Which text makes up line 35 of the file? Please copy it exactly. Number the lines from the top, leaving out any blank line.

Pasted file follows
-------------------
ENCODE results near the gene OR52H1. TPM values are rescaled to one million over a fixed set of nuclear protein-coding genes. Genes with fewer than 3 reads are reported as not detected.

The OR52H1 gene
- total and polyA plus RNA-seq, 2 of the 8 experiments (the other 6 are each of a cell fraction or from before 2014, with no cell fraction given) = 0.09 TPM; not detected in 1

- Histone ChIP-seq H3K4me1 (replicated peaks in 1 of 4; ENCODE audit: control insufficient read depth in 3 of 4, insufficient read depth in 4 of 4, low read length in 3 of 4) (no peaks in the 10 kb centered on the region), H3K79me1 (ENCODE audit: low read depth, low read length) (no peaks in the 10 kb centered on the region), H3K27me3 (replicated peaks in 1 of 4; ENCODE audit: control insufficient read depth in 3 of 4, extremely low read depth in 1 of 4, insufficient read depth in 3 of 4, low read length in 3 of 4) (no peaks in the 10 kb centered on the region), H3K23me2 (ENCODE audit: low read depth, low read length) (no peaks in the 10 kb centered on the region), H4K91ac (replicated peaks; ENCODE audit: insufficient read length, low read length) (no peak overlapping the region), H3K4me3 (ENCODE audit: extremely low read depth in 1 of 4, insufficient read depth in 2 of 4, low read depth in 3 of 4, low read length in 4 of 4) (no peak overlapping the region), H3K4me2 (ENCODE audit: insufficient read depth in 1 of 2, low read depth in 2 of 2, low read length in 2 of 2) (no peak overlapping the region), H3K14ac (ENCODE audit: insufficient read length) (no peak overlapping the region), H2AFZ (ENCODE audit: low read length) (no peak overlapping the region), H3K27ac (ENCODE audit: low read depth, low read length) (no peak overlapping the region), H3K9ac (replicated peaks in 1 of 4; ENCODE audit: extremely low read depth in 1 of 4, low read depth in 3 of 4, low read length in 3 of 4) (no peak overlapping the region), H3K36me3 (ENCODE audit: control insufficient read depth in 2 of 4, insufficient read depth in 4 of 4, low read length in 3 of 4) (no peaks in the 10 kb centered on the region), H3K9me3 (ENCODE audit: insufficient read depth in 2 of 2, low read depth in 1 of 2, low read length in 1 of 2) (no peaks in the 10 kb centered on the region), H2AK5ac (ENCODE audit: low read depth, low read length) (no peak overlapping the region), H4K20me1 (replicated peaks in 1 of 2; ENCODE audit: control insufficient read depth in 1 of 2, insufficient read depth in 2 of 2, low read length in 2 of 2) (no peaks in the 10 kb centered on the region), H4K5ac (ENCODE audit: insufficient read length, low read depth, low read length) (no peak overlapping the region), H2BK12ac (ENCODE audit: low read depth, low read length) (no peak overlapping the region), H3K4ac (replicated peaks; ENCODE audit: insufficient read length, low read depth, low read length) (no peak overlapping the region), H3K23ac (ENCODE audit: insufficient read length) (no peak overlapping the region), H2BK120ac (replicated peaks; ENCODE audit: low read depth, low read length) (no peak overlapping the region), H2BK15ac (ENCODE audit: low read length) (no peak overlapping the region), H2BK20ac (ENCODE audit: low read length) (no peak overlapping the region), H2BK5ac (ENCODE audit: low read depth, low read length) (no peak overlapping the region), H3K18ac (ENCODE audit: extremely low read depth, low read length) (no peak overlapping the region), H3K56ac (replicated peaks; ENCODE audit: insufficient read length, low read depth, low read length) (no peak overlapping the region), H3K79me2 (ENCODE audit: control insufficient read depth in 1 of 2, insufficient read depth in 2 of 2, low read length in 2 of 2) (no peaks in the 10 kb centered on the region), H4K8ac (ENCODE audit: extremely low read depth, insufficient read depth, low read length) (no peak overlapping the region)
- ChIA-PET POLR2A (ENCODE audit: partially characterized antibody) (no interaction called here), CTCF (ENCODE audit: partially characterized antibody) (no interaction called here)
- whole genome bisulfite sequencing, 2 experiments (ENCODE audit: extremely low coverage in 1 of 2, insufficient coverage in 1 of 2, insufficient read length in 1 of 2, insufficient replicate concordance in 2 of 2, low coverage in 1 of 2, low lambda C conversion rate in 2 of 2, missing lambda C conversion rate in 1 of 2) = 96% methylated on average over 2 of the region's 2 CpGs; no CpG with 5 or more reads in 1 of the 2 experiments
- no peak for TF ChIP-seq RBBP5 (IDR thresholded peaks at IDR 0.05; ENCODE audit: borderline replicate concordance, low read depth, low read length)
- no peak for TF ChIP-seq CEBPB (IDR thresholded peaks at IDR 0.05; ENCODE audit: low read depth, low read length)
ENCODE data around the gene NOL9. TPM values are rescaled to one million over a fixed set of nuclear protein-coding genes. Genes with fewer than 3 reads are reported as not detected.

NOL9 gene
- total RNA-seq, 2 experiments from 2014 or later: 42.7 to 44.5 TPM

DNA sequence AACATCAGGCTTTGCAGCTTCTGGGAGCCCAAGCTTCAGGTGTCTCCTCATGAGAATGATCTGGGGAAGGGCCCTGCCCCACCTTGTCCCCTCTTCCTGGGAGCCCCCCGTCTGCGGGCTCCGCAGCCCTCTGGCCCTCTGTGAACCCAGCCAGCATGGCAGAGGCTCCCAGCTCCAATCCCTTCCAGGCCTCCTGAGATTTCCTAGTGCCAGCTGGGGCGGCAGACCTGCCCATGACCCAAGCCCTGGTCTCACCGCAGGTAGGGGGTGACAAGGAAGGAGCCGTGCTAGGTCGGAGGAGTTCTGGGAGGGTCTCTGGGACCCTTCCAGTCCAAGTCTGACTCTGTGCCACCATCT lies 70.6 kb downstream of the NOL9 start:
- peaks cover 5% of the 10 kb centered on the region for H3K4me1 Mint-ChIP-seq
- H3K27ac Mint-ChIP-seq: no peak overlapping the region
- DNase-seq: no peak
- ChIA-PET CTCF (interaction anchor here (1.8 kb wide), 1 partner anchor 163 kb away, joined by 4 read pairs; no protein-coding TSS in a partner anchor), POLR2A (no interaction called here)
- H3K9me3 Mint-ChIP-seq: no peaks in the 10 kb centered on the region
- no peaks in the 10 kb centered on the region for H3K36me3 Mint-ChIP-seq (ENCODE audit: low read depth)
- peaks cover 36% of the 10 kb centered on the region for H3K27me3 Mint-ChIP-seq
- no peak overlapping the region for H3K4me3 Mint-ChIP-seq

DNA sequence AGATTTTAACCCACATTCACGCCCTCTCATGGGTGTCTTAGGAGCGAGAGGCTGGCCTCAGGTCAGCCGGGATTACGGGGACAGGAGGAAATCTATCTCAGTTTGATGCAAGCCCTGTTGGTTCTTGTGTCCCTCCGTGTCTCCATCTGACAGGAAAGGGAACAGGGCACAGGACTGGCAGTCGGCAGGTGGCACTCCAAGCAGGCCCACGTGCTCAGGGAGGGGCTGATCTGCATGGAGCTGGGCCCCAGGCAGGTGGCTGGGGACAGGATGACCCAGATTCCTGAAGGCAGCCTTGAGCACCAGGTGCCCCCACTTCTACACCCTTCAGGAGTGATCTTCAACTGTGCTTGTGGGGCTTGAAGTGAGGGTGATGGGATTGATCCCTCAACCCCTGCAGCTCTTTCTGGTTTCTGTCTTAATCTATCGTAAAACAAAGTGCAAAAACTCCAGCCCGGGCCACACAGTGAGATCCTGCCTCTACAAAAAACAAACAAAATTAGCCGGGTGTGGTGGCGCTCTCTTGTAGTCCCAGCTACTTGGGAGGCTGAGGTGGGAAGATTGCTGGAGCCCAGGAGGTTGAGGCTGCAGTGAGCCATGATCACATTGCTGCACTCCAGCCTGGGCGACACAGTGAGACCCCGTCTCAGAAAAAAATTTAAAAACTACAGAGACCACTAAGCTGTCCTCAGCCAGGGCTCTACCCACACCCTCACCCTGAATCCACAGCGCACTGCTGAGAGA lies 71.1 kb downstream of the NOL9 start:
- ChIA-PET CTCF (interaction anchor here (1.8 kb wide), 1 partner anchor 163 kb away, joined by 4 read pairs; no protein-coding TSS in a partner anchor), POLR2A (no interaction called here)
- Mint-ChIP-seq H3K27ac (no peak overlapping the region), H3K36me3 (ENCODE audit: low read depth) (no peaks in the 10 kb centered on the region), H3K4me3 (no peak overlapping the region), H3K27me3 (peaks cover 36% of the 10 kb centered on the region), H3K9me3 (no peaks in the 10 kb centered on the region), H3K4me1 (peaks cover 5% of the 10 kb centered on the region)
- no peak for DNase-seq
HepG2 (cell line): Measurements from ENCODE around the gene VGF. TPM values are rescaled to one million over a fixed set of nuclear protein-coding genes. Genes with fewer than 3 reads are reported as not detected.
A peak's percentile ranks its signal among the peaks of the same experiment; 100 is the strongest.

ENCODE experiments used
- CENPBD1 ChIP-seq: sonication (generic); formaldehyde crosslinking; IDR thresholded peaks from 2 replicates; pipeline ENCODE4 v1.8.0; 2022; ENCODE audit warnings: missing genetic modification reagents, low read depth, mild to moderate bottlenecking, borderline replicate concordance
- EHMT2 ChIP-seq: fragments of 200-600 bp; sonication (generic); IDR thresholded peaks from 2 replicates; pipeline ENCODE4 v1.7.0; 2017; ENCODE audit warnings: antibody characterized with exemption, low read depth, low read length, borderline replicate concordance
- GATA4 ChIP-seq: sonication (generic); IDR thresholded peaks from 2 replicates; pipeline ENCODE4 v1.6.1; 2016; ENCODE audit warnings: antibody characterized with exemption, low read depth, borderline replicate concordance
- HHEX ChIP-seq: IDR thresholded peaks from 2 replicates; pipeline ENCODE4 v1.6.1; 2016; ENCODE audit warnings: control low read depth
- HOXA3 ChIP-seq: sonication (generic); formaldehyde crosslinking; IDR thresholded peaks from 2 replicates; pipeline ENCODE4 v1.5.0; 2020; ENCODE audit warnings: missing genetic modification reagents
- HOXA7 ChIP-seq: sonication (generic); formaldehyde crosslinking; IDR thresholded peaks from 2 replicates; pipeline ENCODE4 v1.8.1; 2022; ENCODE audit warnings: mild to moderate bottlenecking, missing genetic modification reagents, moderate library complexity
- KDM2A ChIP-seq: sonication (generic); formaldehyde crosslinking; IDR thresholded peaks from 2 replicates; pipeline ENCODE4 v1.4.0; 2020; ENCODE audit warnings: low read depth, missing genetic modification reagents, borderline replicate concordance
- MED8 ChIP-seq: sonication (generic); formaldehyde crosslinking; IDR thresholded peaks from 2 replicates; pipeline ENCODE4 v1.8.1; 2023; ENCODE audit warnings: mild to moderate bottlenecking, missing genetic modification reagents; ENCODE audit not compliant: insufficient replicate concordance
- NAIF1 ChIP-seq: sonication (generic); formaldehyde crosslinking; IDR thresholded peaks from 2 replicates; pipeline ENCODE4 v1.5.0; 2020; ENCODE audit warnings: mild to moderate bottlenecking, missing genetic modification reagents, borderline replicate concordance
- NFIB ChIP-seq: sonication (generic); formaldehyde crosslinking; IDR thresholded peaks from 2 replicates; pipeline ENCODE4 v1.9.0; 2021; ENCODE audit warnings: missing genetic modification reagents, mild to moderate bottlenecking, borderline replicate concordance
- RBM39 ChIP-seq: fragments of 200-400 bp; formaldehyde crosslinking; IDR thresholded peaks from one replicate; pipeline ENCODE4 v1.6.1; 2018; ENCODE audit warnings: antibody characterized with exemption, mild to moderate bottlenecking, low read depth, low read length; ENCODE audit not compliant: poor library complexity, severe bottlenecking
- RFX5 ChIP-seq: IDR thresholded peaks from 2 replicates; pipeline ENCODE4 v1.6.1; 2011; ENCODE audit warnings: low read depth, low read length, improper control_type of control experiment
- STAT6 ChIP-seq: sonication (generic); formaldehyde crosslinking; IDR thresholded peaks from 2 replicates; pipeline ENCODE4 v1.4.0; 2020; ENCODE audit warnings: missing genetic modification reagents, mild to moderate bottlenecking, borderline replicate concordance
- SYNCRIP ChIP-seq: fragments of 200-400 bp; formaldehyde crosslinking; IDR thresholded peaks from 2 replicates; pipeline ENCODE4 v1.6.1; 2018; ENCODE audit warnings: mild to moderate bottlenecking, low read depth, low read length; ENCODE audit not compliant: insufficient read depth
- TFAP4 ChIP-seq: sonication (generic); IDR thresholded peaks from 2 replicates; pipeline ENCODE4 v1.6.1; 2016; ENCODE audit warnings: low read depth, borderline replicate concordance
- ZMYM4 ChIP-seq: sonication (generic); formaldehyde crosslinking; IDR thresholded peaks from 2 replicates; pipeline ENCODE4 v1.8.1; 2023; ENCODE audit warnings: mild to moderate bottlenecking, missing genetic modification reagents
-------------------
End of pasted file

- MED8 ChIP-seq: sonication (generic); formaldehyde crosslinking; IDR thresholded peaks from 2 replicates; pipeline ENCODE4 v1.8.1; 2023; ENCODE audit warnings: mild to moderate bottlenecking, missing genetic modification reagents; ENCODE audit not compliant: insufficient replicate concordance